In Brooklyn, Colm Toibin has written a small gem worthy of comparison to the work of Henry James, the subject of his earlier and celebrated novel The Master. The story begins in a village in post-war Ireland and centers on a diffident young woman Eilis, overshadowed by her rather glamorous, competent & protective older sister, and beginning to find her own tentative way in the work world. An unexpected kindness from a priest moves Eilis from the insular Enniscorthy to the street smart world of working class Brooklyn, circa 1950.
While reminiscent of Betty Smith's classic novel of an earlier era, or even an old Bing Crosby movie, Toibin's perfectly realized domestic details never slip into sentimentality. Any romantic notions you may have harbored about an ocean crossing or colorful new friends in a boarding house setting will be forever dispelled.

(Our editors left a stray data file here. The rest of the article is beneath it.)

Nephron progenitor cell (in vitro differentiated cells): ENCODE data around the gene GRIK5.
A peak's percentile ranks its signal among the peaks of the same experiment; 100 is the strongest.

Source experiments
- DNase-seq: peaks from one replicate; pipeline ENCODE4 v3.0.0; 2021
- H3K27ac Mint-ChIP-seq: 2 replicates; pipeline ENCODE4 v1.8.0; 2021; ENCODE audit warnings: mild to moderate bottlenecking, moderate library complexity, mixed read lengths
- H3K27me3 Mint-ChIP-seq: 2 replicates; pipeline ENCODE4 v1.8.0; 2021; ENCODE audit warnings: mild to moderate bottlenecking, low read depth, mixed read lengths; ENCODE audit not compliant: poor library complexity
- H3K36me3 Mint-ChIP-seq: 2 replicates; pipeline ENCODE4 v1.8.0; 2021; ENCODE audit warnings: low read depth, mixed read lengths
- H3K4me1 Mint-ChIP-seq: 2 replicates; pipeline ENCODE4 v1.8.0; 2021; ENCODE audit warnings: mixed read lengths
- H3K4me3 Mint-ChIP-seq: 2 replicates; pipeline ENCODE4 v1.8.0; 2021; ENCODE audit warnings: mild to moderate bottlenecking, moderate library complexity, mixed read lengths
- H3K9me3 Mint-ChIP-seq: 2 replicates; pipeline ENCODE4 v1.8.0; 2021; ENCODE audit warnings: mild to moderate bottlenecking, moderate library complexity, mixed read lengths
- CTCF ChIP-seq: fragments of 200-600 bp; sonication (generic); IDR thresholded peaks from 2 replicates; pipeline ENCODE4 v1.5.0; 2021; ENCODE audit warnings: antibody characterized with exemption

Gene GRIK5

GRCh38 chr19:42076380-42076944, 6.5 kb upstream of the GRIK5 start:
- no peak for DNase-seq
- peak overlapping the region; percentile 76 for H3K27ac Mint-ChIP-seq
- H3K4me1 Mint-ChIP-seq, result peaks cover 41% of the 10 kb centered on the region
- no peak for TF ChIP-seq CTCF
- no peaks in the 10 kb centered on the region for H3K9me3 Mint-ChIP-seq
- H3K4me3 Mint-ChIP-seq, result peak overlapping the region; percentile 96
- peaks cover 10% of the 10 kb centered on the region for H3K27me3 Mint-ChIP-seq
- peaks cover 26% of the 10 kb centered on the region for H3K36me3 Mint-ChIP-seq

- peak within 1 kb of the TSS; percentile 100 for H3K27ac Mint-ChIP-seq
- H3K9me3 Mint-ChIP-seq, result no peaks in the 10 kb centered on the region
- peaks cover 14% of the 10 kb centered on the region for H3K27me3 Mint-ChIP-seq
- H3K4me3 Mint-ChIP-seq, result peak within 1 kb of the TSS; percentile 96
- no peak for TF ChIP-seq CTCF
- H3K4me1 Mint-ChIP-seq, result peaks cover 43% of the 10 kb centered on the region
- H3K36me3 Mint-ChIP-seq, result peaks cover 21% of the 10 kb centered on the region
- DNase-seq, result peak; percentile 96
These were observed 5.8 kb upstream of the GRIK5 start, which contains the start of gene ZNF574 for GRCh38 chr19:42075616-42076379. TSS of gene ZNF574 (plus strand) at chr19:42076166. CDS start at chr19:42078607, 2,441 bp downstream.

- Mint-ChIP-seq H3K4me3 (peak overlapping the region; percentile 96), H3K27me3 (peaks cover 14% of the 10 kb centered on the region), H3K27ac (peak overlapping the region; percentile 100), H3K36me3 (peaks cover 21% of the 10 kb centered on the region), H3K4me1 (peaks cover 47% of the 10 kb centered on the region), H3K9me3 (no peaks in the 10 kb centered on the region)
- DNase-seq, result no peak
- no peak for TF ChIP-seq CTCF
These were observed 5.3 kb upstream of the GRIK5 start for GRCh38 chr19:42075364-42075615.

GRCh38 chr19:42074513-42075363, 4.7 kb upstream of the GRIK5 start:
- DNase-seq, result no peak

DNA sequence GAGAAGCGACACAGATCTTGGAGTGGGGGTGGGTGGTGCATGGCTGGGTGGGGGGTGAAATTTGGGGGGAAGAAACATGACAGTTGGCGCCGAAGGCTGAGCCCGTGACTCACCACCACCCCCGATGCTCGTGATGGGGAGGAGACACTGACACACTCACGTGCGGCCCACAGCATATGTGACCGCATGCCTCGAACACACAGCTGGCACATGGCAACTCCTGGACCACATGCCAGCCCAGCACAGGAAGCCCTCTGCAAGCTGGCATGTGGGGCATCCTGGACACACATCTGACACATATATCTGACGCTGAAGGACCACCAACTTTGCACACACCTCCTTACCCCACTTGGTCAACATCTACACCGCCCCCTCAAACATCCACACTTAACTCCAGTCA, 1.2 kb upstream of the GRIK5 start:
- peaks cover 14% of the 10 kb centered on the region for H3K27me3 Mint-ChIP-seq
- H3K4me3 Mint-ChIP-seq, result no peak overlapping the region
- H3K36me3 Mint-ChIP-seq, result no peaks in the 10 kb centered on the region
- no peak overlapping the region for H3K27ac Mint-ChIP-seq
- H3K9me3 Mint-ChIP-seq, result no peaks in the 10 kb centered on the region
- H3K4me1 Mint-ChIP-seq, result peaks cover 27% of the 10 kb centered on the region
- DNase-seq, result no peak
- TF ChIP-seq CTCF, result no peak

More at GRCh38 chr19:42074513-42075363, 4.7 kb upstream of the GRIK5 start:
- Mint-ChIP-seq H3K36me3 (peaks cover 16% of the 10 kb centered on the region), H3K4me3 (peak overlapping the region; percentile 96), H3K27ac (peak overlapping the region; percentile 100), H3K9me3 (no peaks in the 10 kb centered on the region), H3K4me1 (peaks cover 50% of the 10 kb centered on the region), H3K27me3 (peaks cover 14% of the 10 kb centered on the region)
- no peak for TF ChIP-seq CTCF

With a head for math and a determination to make something of herself, Eilis's life blossoms with night school, advancement at work and her first serious boyfriend. And then tragedy strikes at home and Eilis must decide where her loyalties and obligations truly lie. Part of the genius of this lovely novel is the reader is uncertain until the last page how this will all turn out. -- Margaret Simpson